Tasanee Nacharoen

Publications

1 The Classification Performance in Parametric and Nonparametric Discriminant Analysis for a Class- Unbalanced Data of Diabetes Risk Groups

Authors: Lily Ingsrisawang, Tasanee Nacharoen

Abstract:

The problems arising from unbalanced data sets generally appear in real world applications. Due to unequal class distribution, many researchers have found that the performance of existing classifiers tends to be biased towards the majority class. The k-nearest neighbors’ nonparametric discriminant analysis is a method that was proposed for classifying unbalanced classes with good performance. In this study, the methods of discriminant analysis are of interest in investigating misclassification error rates for classimbalanced data of three diabetes risk groups. The purpose of this study was to compare the classification performance between parametric discriminant analysis and nonparametric discriminant analysis in a three-class classification of class-imbalanced data of diabetes risk groups. Data from a project maintaining healthy conditions for 599 employees of a government hospital in Bangkok were obtained for the classification problem. The employees were divided into three diabetes risk groups: non-risk (90%), risk (5%), and diabetic (5%). The original data including the variables of diabetes risk group, age, gender, blood glucose, and BMI were analyzed and bootstrapped for 50 and 100 samples, 599 observations per sample, for additional estimation of the misclassification error rate. Each data set was explored for the departure of multivariate normality and the equality of covariance matrices of the three risk groups. Both the original data and the bootstrap samples showed nonnormality and unequal covariance matrices. The parametric linear discriminant function, quadratic discriminant function, and the nonparametric k-nearest neighbors’ discriminant function were performed over 50 and 100 bootstrap samples and applied to the original data. Searching the optimal classification rule, the choices of prior probabilities were set up for both equal proportions (0.33: 0.33: 0.33) and unequal proportions of (0.90:0.05:0.05), (0.80: 0.10: 0.10) and (0.70, 0.15, 0.15). The results from 50 and 100 bootstrap samples indicated that the k-nearest neighbors approach when k=3 or k=4 and the defined prior probabilities of non-risk: risk: diabetic as 0.90: 0.05:0.05 or 0.80:0.10:0.10 gave the smallest error rate of misclassification. The k-nearest neighbors approach would be suggested for classifying a three-class-imbalanced data of diabetes risk groups.

Keywords: bootstrap, error rate, diabetes risk groups, k-nearest neighbors

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Abstracts

1 The Classification Performance in Parametric and Nonparametric Discriminant Analysis for a Class- Unbalanced Data of Diabetes Risk Groups

Authors: Lily Ingsrisawang, Tasanee Nacharoen

Abstract:

Introduction: The problems of unbalanced data sets generally appear in real world applications. Due to unequal class distribution, many research papers found that the performance of existing classifier tends to be biased towards the majority class. The k -nearest neighbors’ nonparametric discriminant analysis is one method that was proposed for classifying unbalanced classes with good performance. Hence, the methods of discriminant analysis are of interest to us in investigating misclassification error rates for class-imbalanced data of three diabetes risk groups. Objective: The purpose of this study was to compare the classification performance between parametric discriminant analysis and nonparametric discriminant analysis in a three-class classification application of class-imbalanced data of diabetes risk groups. Methods: Data from a healthy project for 599 staffs in a government hospital in Bangkok were obtained for the classification problem. The staffs were diagnosed into one of three diabetes risk groups: non-risk (90%), risk (5%), and diabetic (5%). The original data along with the variables; diabetes risk group, age, gender, cholesterol, and BMI was analyzed and bootstrapped up to 50 and 100 samples, 599 observations per sample, for additional estimation of misclassification error rate. Each data set was explored for the departure of multivariate normality and the equality of covariance matrices of the three risk groups. Both the original data and the bootstrap samples show non-normality and unequal covariance matrices. The parametric linear discriminant function, quadratic discriminant function, and the nonparametric k-nearest neighbors’ discriminant function were performed over 50 and 100 bootstrap samples and applied to the original data. In finding the optimal classification rule, the choices of prior probabilities were set up for both equal proportions (0.33: 0.33: 0.33) and unequal proportions with three choices of (0.90:0.05:0.05), (0.80: 0.10: 0.10) or (0.70, 0.15, 0.15). Results: The results from 50 and 100 bootstrap samples indicated that the k-nearest neighbors approach when k = 3 or k = 4 and the prior probabilities of {non-risk:risk:diabetic} as {0.90:0.05:0.05} or {0.80:0.10:0.10} gave the smallest error rate of misclassification. Conclusion: The k-nearest neighbors approach would be suggested for classifying a three-class-imbalanced data of diabetes risk groups.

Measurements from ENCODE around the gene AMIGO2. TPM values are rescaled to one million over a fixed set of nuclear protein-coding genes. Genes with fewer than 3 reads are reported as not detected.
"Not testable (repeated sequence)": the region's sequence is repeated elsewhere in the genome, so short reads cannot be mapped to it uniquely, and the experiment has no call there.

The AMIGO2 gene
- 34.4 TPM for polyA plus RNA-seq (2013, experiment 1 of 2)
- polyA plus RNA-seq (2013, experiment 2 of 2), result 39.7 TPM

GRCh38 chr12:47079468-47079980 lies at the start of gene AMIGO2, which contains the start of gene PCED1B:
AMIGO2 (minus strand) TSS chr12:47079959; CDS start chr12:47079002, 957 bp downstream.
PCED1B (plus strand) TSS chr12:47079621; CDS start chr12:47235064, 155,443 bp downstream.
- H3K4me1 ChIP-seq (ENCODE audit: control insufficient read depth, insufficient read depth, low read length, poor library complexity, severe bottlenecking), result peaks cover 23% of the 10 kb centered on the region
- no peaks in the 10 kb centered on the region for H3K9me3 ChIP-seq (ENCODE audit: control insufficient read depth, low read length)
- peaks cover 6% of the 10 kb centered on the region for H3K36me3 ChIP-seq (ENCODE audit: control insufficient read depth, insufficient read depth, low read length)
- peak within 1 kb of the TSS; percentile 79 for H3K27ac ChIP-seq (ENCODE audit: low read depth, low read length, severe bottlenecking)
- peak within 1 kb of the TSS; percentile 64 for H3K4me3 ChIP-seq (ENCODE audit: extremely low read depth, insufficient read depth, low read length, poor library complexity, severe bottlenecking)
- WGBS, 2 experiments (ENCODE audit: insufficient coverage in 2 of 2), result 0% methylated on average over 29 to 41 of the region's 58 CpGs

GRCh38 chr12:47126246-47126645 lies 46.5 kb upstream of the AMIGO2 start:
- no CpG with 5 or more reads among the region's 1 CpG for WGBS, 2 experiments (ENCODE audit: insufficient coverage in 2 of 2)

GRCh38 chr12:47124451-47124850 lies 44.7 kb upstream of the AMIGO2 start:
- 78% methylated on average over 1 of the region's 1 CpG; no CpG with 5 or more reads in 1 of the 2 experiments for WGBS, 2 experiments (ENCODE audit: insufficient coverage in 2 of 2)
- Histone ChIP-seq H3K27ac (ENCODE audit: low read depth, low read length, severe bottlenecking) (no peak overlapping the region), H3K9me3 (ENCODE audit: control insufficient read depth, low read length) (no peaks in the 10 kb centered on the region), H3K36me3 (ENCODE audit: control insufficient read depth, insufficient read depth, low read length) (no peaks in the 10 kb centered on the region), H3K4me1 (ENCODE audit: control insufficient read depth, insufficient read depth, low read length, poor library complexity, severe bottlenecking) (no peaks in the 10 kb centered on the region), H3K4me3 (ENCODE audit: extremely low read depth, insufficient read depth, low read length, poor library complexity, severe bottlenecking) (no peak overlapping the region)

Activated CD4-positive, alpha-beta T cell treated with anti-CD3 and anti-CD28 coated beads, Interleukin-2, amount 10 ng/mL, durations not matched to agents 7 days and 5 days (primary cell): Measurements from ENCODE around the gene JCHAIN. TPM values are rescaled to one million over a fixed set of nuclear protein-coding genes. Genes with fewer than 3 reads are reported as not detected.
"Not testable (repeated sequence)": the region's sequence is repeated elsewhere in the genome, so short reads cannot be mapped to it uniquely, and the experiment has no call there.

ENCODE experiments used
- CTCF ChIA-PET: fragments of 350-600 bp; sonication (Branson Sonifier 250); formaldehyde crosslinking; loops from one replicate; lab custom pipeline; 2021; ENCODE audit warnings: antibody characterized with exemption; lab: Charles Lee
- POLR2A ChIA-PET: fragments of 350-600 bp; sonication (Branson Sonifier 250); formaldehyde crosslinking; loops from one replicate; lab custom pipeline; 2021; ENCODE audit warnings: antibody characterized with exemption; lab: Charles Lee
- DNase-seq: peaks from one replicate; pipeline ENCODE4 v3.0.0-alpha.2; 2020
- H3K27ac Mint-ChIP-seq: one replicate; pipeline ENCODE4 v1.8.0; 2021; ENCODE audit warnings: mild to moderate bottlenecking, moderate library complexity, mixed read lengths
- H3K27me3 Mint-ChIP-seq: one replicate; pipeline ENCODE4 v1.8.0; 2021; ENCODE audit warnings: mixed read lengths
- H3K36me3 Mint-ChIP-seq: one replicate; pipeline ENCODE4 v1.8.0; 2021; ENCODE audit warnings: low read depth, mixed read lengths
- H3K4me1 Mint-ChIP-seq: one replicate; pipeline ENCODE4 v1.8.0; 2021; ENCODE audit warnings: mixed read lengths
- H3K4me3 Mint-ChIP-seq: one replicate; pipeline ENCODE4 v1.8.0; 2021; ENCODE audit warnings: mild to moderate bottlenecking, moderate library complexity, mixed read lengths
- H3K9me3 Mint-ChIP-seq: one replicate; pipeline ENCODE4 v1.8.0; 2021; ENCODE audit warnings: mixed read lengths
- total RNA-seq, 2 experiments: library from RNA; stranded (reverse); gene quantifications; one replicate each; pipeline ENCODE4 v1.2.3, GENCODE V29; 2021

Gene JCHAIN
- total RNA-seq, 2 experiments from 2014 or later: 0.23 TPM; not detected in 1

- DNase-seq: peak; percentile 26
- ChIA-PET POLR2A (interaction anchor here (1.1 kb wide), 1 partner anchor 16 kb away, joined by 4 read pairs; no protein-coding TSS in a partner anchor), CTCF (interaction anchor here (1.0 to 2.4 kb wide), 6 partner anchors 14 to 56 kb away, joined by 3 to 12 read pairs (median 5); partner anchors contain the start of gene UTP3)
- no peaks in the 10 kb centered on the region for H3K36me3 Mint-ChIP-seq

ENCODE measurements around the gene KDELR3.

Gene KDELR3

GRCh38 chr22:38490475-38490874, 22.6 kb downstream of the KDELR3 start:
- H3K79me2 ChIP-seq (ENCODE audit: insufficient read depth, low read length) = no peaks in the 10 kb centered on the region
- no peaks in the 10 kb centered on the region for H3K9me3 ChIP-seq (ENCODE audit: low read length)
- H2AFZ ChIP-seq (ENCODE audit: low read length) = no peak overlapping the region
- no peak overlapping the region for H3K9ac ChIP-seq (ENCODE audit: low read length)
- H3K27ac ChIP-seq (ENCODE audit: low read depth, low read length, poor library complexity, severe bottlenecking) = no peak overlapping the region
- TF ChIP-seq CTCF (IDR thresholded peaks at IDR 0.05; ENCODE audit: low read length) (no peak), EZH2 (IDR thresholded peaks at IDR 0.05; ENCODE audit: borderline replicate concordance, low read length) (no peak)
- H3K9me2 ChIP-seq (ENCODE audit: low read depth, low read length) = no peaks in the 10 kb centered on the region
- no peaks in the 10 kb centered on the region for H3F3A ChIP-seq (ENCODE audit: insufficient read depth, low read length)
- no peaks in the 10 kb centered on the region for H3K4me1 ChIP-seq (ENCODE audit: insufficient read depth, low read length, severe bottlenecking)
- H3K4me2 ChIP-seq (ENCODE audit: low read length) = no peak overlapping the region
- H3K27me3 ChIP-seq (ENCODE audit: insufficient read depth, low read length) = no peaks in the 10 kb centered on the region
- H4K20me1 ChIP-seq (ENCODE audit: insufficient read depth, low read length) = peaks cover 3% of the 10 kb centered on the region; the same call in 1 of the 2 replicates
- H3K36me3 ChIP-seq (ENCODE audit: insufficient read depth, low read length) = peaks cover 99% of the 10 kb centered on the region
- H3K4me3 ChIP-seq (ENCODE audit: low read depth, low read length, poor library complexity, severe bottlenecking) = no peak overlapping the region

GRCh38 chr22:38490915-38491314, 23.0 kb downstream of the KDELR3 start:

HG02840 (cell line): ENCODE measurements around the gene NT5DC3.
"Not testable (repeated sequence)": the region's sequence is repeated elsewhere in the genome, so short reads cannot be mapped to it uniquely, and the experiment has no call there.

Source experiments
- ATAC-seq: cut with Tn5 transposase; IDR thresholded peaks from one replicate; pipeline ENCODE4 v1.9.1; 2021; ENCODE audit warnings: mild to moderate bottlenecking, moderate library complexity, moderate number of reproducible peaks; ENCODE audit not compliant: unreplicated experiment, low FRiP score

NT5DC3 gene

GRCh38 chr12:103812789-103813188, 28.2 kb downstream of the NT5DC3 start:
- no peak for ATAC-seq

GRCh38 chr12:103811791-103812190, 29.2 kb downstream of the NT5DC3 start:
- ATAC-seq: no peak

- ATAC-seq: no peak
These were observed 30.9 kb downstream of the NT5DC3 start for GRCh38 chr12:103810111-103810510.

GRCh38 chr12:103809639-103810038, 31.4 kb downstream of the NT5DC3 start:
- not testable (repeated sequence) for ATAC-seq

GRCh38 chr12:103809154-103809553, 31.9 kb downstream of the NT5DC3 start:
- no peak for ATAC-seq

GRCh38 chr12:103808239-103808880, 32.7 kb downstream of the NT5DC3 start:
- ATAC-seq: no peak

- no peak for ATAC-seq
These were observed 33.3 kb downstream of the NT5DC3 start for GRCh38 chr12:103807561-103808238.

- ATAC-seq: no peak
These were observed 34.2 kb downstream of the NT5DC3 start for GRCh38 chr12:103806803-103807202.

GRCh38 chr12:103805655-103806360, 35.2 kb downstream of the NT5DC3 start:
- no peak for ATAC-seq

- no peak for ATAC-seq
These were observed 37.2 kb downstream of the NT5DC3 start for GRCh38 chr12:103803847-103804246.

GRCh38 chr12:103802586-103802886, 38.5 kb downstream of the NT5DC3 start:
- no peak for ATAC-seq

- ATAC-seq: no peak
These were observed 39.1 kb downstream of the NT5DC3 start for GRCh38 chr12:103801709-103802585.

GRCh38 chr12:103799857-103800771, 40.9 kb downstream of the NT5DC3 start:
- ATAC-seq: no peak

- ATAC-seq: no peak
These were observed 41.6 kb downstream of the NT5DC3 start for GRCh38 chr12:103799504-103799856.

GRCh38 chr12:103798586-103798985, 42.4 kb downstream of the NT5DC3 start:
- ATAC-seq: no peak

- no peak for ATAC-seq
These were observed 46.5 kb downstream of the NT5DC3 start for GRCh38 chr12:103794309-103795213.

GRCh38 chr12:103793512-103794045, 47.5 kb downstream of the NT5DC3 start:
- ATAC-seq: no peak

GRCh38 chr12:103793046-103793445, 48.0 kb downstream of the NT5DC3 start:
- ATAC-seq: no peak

Keywords: bootstrap, error rate, diabetes risk groups, k-nearest neighbors

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